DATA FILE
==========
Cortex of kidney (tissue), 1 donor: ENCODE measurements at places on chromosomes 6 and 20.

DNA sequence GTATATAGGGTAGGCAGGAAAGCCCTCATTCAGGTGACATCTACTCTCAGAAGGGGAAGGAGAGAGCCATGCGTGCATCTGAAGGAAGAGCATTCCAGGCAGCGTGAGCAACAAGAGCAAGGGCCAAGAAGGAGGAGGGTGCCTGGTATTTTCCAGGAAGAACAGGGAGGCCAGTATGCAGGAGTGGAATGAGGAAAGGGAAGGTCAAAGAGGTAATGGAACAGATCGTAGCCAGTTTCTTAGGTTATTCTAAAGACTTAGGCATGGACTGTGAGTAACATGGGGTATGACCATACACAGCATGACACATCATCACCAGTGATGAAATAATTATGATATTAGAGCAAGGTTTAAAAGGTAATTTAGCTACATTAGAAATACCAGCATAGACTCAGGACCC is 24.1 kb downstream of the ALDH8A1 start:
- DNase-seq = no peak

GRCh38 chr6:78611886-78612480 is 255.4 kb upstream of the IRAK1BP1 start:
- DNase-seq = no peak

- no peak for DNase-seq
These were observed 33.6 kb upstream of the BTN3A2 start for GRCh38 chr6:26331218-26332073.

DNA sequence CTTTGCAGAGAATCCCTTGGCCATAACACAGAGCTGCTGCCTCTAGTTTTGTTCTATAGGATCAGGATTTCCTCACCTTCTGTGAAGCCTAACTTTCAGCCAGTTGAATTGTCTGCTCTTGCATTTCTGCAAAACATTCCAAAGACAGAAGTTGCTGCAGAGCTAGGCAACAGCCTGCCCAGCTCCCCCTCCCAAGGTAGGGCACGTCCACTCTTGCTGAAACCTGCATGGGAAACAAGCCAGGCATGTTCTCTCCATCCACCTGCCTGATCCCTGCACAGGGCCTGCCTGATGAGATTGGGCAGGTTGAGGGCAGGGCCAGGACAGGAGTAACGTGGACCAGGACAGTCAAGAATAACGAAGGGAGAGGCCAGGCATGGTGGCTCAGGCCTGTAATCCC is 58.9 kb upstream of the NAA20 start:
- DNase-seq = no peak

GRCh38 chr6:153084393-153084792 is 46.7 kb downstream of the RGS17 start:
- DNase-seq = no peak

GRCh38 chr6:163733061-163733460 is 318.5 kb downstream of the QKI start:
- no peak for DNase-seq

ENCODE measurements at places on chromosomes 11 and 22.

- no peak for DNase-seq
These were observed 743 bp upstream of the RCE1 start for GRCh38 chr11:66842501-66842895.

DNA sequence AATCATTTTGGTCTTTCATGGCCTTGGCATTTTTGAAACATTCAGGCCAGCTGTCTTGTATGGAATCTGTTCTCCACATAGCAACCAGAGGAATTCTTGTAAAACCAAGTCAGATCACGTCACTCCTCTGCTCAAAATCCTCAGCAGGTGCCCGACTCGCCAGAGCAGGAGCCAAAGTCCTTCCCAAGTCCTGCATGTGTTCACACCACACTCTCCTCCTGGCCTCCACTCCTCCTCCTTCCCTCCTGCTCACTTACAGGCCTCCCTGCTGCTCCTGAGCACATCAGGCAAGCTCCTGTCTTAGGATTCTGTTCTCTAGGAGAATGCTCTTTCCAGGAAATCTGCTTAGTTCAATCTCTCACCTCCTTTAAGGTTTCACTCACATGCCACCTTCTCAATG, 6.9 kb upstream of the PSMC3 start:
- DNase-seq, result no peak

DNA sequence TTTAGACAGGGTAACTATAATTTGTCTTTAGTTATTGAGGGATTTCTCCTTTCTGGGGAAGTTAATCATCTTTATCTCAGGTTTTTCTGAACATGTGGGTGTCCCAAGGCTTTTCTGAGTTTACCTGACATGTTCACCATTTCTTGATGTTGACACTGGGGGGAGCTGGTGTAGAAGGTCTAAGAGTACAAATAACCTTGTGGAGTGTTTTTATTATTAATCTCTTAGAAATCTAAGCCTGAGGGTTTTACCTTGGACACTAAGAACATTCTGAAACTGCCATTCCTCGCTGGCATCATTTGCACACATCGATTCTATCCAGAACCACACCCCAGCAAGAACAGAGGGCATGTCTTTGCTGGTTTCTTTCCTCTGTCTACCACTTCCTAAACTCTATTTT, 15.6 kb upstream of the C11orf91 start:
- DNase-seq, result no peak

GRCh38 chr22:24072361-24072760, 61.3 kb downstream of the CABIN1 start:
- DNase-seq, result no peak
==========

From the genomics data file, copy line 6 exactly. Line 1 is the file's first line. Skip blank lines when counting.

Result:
- no peak for DNase-seq